Currently, the etiology of type 1 diabetes mellitus (T1DM) is understood to involve an autoimmune destruction of the pancreatic beta cells, leading to an absolute deficiency of insulin production. Genetic predisposition and environmental triggers, such as viral infections, are believed to play a role in the development of T1DM.
Type 2 diabetes mellitus has multifactorial etiologies, including genetic factors, lifestyle choices (such as sedentary behavior and poor diet), obesity, and insulin resistance. Ms. Herrera’s history shows risk factors for T2DM, including a family history of T2DM (her mother), obesity (BMI above normal range), and sedentary lifestyle.
The basic pathophysiology of type 2 diabetes mellitus involves a combination of insulin resistance and impaired insulin secretion. Insulin resistance occurs when the body’s cells become less responsive to the action of insulin. In contrast, T1DM is characterized by an autoimmune destruction of pancreatic beta cells, resulting in a lack of insulin production.
According to the American Diabetes Association (ADA) treatment guidelines, T2DM should be diagnosed based on fasting plasma glucose level, oral glucose tolerance test, or hemoglobin A1c level. The case study does not provide adequate information from Ms. Herrera’s record to make a definitive diagnosis of T2DM based on these criteria.
Cardiac and renal evaluations are essential components of the evaluation for someone with diabetes due to the increased risk of cardiovascular disease and kidney complications associated with diabetes. Based on the provided laboratory results, Ms. Herrera’s cardiac and renal disease risk cannot be determined. Additional evaluations recommended for an individual with newly diagnosed DM include lipid profile, liver function test, and microalbuminuria screening.
Ms. Herrera’s vision problems and burning in her feet are likely symptoms of diabetic retinopathy and diabetic neuropathy, respectively. These complications arise due to long-term uncontrolled blood glucose levels damaging the blood vessels and nerves. To prevent these complications, Ms. Herrera should maintain strict blood glucose control, as shown in the Diabetes Control and Complications Trial (DCCT) and other research trials.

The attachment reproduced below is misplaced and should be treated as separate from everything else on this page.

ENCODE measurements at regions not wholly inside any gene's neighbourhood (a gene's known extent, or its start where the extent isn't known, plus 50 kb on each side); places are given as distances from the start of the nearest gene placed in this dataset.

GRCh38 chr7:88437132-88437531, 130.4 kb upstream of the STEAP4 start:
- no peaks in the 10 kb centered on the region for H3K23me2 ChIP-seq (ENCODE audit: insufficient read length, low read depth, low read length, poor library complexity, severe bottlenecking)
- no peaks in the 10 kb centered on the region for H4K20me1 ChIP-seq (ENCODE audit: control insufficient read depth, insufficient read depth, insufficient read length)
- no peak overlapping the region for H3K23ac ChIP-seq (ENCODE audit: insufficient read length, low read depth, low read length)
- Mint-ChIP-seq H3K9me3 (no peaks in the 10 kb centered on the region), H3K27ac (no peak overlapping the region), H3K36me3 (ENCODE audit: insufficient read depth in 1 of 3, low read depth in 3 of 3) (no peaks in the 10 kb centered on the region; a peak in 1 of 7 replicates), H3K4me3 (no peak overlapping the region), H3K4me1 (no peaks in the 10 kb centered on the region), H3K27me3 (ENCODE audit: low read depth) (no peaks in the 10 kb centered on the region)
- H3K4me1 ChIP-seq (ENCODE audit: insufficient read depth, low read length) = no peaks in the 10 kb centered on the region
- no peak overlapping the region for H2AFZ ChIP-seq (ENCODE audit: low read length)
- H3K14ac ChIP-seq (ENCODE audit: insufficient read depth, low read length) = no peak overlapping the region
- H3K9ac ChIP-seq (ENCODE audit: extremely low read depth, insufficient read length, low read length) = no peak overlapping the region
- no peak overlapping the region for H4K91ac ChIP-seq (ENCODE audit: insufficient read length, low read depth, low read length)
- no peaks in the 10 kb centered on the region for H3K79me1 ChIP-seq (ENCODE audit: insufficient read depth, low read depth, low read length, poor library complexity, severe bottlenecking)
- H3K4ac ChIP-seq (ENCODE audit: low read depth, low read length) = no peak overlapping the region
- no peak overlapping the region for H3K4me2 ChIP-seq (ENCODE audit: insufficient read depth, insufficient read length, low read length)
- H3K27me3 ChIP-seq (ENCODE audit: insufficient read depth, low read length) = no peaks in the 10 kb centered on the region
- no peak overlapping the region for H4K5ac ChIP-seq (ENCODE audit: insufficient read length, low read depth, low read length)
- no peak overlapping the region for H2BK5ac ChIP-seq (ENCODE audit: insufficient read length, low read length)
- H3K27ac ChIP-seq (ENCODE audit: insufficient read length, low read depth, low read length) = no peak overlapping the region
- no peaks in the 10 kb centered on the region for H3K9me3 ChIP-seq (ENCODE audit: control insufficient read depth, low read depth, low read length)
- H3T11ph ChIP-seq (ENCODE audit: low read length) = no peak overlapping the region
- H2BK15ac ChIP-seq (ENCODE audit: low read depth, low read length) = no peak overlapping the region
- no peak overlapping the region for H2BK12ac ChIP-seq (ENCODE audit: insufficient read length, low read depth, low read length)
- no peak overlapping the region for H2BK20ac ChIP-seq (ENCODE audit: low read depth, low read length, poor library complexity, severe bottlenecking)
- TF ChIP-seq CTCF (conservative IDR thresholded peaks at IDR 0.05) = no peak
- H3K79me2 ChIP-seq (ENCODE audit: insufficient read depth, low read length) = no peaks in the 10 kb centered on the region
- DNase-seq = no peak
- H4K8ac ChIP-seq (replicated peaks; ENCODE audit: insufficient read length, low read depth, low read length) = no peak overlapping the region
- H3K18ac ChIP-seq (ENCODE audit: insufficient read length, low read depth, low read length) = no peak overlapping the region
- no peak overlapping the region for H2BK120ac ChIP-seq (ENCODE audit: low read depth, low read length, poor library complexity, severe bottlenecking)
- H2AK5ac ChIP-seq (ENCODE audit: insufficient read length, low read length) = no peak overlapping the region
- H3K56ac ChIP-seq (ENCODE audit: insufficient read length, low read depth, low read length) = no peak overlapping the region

Metformin, prescribed for T2DM, works by reducing the liver’s glucose production, decreasing intestinal glucose absorption, and increasing insulin sensitivity. Potential side effects of metformin include gastrointestinal disturbances such as diarrhea and nausea. Sodium-glucose co-transporter-2 inhibitors (SGL2) work by inhibiting glucose reabsorption in the kidneys, leading to increased urinary glucose excretion. Glipizide, another medication, stimulates insulin release from pancreatic beta cells, unlike metformin.
Physical activity can help lower blood glucose levels by increasing glucose uptake by muscles, enhancing insulin sensitivity, and stimulating glucose transporters to move glucose into cells. During physical activity, the body’s energy demand increases, leading to increased glucose utilization.
Basic principles for Ms. Herrera’s nutrition therapy to control her DM include consuming a well-balanced diet with careful carbohydrate counting, portion control, and monitoring of total calorie and saturated fat intake. Integration of nutrition therapy for hyperlipidemia and diabetes can be achieved by focusing on heart-healthy foods, such as fruits, vegetables, whole grains, lean proteins, and healthy fats.
The case study does not provide information about Ms. Herrera’s height and weight, so her BMI cannot be calculated.
Abnormal laboratory values related to Ms. Herrera’s newly diagnosed DM may include elevated fasting plasma glucose, impaired glucose tolerance on oral glucose tolerance test, or elevated hemoglobin A1c indicating long-term elevated blood glucose levels.
Ms. Herrera’s energy and protein requirements can be determined by assessing her body weight, activity level, and metabolic needs. However, since the case study does not provide her weight or activity level, her energy and protein requirements cannot be calculated. Weight loss recommendations would depend on her individual weight and health status.
Without knowing Ms. Herrera’s usual intake and other specific information, it is not possible to determine her initial medical nutrition therapy prescription accurately. Nutrition education materials on carbohydrate counting, portion control, healthy food choices, and meal planning for diabetes management would be useful.
According to ADA guidelines, self-blood glucose monitoring for Ms. Herrera should include regular monitoring of pre- and post-meal glucose levels. Appropriate fasting glucose target levels for Ms. Herrera would be 80-130 mg/dL, while postprandial (2 hours after a meal) target levels would be